Northeastern Section - 53rd Annual Meeting - 2018

Paper No. 12-3
Presentation Time: 2:10 PM


SPRINGSTON, George E., Department of Earth and Environmental Sciences, Norwich University, Northfield, VT 05663 and GALE, Marjorie H., Vermont Department of Environmental Conservation, Vermont Geological Survey, 1 National Life Dr, Main 2, Montpelier, VT 05620-3902

The Vermont Geological Survey (VGS) completed an inventory of landslides (LS), gullies, and related features in Washington County using lidar topographic data, high-resolution orthophotos, bedrock outcrop locations, and field visits to selected sites. Pre-existing bedrock outcrop locations were incorporated in the analysis since slope failures in surficial materials are more likely in areas where bedrock is sparse. Field-based stream geomorphic assessment data on mass failures plus bedrock grade control from the Vermont Rivers Program were also used.

The data is summarized on a 1:100,000 scale map and in a GIS database. Most LS are located close to streams at sites of active streambank toe erosion. Available long-term data indicates that these LS are generally at sites that have been failing for a long time. Where a river meander is migrating downstream the adjacent LS show a similar pattern of downstream migration. Many of the active gullies are receiving stormwater runoff from developed areas, suggesting that development has led to or at least worsened the instability.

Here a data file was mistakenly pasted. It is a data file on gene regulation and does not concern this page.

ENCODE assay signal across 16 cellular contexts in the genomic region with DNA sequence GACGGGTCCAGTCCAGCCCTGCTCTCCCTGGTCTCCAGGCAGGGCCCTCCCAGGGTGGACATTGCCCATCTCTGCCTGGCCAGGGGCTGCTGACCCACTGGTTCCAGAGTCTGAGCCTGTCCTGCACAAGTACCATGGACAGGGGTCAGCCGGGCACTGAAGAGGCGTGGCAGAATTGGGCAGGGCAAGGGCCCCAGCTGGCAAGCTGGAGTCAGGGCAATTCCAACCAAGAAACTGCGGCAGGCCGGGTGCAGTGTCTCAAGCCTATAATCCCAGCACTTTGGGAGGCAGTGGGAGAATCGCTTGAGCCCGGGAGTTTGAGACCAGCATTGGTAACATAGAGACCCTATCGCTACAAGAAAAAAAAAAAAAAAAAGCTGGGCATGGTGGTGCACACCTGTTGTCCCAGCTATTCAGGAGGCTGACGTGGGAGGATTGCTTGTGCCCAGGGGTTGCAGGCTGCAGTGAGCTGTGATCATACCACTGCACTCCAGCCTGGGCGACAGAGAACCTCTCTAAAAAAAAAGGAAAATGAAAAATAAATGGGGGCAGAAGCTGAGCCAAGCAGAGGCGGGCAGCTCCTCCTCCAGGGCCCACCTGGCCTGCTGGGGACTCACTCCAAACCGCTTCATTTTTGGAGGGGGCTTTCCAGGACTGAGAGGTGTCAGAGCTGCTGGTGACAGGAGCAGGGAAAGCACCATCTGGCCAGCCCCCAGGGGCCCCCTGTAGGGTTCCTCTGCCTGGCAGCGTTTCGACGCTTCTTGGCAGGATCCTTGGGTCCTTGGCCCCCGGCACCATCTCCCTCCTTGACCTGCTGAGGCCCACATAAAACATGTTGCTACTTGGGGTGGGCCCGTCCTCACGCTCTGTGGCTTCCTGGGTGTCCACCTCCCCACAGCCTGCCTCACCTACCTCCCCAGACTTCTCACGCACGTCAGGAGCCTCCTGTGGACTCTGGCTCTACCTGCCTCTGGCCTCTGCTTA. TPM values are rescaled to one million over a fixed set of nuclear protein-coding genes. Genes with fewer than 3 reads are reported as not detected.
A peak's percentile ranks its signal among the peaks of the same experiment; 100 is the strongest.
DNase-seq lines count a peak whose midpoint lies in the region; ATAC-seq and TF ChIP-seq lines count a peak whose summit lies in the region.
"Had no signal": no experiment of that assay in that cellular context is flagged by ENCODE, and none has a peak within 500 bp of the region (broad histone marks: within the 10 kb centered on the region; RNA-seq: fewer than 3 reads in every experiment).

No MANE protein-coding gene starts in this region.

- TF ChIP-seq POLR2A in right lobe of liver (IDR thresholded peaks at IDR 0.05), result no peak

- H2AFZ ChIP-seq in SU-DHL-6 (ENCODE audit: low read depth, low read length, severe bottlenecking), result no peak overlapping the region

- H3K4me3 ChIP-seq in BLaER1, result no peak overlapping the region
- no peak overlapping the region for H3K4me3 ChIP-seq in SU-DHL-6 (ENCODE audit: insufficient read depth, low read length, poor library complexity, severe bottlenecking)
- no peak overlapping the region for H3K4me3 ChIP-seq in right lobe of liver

Several high-elevation LS have been identified on the upper slopes of the Green Mountains in the western part of the county. These consist of source areas dominated by rock falls from steep bedrock slopes and transport and deposition zones dominated by rock slides and debris slides. The most recent of these occurred in August, 2017. At least one probable debris flow site has been active in historic time (Slide Brook in Fayston, 1897). Talus deposits have been identified at the bases of large cliffs, but there is little sign of activity at present.

The principal causes of slope failures appear to be over-steepening of slopes due to fluvial erosion of banks and stream beds during flash floods and decreases in shear strength of soils due to increases in soil water pore pressures due to heavy rainfall.

Lack of signal return from areas of heavy conifer coverage remains a problem with some of the lidar data. This study shows that despite such difficulties it is feasible to make accurate maps of existing landslides over extensive areas in an accelerated time frame, meeting community needs for hazard planning. New data on landslide locations can be added via the VGS Landslides Inventory Geoform at